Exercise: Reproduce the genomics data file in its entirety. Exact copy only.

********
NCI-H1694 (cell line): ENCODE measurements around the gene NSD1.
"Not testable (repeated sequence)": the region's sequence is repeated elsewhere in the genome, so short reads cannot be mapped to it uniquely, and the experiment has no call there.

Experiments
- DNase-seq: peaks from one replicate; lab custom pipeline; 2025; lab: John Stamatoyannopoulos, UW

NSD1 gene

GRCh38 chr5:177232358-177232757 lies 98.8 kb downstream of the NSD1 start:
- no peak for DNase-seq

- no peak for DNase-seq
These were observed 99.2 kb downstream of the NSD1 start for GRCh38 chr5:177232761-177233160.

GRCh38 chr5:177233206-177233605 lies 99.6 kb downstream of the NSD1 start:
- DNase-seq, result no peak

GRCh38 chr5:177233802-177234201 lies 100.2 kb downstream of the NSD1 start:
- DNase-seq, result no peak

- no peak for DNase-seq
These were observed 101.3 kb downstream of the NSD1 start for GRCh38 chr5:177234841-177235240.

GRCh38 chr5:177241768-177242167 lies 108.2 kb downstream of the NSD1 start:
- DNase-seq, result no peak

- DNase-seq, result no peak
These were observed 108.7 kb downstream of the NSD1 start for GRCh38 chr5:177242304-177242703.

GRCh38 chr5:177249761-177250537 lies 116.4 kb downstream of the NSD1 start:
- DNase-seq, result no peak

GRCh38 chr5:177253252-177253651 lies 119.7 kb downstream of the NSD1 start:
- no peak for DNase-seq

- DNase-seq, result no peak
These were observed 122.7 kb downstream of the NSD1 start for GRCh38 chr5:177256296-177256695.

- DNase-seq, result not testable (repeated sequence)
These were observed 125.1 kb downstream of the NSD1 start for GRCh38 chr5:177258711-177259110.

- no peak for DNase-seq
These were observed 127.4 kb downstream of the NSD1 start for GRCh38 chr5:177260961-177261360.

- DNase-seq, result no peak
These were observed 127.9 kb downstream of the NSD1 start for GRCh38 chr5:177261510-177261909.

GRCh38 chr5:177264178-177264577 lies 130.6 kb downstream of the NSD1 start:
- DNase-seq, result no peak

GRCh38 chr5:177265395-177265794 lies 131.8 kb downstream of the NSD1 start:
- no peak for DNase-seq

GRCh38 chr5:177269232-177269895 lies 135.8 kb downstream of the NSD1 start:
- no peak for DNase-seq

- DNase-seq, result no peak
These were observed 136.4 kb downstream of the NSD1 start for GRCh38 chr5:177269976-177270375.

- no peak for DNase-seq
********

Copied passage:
NCI-H1694 (cell line): ENCODE measurements around the gene NSD1.
"Not testable (repeated sequence)": the region's sequence is repeated elsewhere in the genome, so short reads cannot be mapped to it uniquely, and the experiment has no call there.

Experiments
- DNase-seq: peaks from one replicate; lab custom pipeline; 2025; lab: John Stamatoyannopoulos, UW

NSD1 gene

GRCh38 chr5:177232358-177232757 lies 98.8 kb downstream of the NSD1 start:
- no peak for DNase-seq

- no peak for DNase-seq
These were observed 99.2 kb downstream of the NSD1 start for GRCh38 chr5:177232761-177233160.

GRCh38 chr5:177233206-177233605 lies 99.6 kb downstream of the NSD1 start:
- DNase-seq, result no peak

GRCh38 chr5:177233802-177234201 lies 100.2 kb downstream of the NSD1 start:
- DNase-seq, result no peak

- no peak for DNase-seq
These were observed 101.3 kb downstream of the NSD1 start for GRCh38 chr5:177234841-177235240.

GRCh38 chr5:177241768-177242167 lies 108.2 kb downstream of the NSD1 start:
- DNase-seq, result no peak

- DNase-seq, result no peak
These were observed 108.7 kb downstream of the NSD1 start for GRCh38 chr5:177242304-177242703.

GRCh38 chr5:177249761-177250537 lies 116.4 kb downstream of the NSD1 start:
- DNase-seq, result no peak

GRCh38 chr5:177253252-177253651 lies 119.7 kb downstream of the NSD1 start:
- no peak for DNase-seq

- DNase-seq, result no peak
These were observed 122.7 kb downstream of the NSD1 start for GRCh38 chr5:177256296-177256695.

- DNase-seq, result not testable (repeated sequence)
These were observed 125.1 kb downstream of the NSD1 start for GRCh38 chr5:177258711-177259110.

- no peak for DNase-seq
These were observed 127.4 kb downstream of the NSD1 start for GRCh38 chr5:177260961-177261360.

- DNase-seq, result no peak
These were observed 127.9 kb downstream of the NSD1 start for GRCh38 chr5:177261510-177261909.

GRCh38 chr5:177264178-177264577 lies 130.6 kb downstream of the NSD1 start:
- DNase-seq, result no peak

GRCh38 chr5:177265395-177265794 lies 131.8 kb downstream of the NSD1 start:
- no peak for DNase-seq

GRCh38 chr5:177269232-177269895 lies 135.8 kb downstream of the NSD1 start:
- no peak for DNase-seq

- DNase-seq, result no peak
These were observed 136.4 kb downstream of the NSD1 start for GRCh38 chr5:177269976-177270375.

- no peak for DNase-seq